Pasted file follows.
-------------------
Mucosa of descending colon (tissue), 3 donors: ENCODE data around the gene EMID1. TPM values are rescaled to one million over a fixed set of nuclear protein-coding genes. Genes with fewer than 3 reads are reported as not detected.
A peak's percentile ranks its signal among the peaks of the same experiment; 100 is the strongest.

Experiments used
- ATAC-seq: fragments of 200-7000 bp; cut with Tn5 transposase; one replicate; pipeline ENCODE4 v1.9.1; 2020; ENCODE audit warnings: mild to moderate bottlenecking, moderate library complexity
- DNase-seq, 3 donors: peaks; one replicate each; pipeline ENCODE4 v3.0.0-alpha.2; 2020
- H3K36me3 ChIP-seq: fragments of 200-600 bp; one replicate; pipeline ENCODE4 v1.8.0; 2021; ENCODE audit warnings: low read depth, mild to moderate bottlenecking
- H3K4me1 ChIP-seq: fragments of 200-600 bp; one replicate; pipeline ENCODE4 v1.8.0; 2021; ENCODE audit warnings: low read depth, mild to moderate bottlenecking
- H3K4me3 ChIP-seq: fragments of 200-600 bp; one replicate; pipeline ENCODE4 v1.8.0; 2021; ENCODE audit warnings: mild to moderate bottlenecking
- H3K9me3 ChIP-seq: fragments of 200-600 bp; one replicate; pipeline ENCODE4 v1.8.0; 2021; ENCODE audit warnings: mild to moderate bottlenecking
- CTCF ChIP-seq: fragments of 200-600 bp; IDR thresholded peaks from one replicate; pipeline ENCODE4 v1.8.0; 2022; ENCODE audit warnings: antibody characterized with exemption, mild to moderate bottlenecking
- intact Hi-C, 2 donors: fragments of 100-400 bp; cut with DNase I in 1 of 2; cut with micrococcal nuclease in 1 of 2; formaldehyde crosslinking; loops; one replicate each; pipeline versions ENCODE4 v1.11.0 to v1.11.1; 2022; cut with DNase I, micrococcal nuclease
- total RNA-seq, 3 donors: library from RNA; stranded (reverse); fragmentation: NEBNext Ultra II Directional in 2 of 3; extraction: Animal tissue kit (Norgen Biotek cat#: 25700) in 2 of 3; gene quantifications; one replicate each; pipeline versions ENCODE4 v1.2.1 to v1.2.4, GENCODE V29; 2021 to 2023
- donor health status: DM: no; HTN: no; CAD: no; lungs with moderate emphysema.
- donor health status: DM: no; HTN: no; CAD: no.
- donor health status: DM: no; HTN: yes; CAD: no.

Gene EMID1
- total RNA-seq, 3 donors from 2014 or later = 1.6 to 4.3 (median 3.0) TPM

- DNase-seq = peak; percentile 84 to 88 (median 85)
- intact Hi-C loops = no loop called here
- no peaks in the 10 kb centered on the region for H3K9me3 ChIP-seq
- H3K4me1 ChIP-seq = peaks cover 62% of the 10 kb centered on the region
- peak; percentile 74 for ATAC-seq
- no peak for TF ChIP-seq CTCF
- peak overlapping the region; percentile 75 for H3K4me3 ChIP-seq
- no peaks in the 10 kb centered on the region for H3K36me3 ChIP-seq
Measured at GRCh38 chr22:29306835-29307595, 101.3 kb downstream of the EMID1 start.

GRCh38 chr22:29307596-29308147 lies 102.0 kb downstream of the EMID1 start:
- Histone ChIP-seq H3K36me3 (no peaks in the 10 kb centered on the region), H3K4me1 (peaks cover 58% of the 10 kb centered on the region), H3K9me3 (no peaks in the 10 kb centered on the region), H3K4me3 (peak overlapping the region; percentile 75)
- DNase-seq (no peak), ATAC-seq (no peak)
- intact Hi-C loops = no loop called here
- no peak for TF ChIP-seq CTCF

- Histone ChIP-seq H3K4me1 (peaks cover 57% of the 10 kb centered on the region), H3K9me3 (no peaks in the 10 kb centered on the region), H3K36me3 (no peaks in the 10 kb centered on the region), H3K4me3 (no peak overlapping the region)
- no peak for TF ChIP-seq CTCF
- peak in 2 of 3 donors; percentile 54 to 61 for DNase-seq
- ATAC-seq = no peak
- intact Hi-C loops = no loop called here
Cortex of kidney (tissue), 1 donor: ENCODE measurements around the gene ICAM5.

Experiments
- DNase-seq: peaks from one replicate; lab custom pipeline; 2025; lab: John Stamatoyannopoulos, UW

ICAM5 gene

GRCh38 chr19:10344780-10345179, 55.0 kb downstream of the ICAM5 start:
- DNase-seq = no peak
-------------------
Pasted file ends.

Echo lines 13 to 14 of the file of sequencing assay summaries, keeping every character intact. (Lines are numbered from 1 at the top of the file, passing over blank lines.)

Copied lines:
- donor health status: DM: no; HTN: no; CAD: no; lungs with moderate emphysema.
- donor health status: DM: no; HTN: no; CAD: no.